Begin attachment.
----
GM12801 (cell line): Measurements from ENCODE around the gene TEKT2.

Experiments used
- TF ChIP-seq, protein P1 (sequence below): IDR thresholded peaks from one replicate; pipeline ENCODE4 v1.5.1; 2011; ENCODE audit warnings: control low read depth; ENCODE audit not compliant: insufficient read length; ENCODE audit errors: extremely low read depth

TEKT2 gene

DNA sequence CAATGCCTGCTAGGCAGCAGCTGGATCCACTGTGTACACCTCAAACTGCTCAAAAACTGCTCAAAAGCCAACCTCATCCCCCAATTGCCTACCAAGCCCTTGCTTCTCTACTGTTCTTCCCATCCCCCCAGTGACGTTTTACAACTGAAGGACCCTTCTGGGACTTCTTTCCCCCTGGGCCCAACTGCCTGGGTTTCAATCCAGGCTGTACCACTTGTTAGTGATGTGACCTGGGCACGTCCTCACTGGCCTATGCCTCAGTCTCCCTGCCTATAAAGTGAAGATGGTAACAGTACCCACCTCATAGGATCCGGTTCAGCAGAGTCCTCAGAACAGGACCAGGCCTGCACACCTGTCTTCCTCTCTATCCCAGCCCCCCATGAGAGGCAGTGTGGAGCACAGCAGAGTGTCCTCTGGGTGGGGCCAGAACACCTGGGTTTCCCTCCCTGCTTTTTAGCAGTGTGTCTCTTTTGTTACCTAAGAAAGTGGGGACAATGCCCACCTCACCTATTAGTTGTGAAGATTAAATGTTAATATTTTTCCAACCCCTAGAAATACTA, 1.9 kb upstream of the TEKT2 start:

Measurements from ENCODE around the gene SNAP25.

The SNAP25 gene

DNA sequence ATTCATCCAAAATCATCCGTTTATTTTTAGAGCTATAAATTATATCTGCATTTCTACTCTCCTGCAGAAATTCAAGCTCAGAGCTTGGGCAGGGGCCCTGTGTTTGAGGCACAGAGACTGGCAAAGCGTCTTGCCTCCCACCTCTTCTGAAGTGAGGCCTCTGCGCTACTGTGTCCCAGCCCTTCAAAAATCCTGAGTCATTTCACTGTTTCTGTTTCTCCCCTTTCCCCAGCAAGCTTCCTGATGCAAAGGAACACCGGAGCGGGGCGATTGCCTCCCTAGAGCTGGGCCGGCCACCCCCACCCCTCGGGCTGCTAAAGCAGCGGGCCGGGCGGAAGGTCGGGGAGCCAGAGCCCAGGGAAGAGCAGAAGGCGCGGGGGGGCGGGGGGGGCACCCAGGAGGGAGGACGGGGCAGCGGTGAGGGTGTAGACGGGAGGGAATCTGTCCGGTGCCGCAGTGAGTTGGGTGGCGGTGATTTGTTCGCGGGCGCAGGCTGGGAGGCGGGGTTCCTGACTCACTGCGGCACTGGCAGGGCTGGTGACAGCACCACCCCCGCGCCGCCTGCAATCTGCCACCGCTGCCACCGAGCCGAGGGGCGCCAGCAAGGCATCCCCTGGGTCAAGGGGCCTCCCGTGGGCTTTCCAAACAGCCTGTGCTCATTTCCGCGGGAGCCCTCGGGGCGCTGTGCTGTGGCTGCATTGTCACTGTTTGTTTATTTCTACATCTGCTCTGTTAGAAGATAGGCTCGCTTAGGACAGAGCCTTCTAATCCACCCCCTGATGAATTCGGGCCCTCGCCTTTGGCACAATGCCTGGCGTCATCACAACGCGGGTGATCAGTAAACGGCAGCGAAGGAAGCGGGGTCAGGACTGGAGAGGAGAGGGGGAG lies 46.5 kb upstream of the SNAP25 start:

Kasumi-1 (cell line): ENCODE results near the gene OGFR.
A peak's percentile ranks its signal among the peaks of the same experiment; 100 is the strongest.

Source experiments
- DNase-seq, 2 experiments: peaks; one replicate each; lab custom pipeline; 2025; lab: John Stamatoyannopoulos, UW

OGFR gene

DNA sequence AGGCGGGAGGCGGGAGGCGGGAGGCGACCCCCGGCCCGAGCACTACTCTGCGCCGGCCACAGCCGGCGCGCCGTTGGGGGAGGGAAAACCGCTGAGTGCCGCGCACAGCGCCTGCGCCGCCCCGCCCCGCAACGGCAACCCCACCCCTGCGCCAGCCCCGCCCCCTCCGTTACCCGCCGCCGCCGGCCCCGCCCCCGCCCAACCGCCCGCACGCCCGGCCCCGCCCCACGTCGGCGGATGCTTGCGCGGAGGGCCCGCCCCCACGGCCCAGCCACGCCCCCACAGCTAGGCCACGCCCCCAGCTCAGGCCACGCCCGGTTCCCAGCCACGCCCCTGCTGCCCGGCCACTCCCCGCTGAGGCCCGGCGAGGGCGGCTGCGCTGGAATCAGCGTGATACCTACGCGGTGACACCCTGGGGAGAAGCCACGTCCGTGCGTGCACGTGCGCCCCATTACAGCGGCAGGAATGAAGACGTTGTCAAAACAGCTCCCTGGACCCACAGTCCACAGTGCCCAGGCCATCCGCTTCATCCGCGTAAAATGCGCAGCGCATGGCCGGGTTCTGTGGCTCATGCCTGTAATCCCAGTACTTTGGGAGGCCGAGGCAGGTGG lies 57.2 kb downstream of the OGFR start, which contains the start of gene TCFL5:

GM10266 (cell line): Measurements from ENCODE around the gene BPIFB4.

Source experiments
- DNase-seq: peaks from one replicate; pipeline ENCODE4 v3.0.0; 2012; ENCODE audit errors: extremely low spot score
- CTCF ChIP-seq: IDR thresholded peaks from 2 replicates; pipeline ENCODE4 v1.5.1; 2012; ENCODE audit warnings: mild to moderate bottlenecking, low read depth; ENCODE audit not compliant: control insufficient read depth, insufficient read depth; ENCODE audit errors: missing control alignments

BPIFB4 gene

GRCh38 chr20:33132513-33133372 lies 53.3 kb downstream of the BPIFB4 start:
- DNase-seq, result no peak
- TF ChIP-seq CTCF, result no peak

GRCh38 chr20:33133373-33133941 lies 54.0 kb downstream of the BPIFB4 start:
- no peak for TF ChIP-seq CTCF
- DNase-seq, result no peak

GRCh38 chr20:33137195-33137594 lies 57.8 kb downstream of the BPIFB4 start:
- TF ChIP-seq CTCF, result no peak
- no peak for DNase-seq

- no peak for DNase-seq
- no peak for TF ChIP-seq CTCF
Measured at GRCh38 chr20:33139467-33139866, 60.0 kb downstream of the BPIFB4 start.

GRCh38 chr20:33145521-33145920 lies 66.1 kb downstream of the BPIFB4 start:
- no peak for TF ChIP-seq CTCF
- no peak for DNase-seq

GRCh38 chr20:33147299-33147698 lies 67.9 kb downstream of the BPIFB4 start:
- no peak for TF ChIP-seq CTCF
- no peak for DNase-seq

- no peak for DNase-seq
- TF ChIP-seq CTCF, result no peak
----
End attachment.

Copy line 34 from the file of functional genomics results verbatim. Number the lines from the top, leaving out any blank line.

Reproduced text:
- no peak for DNase-seq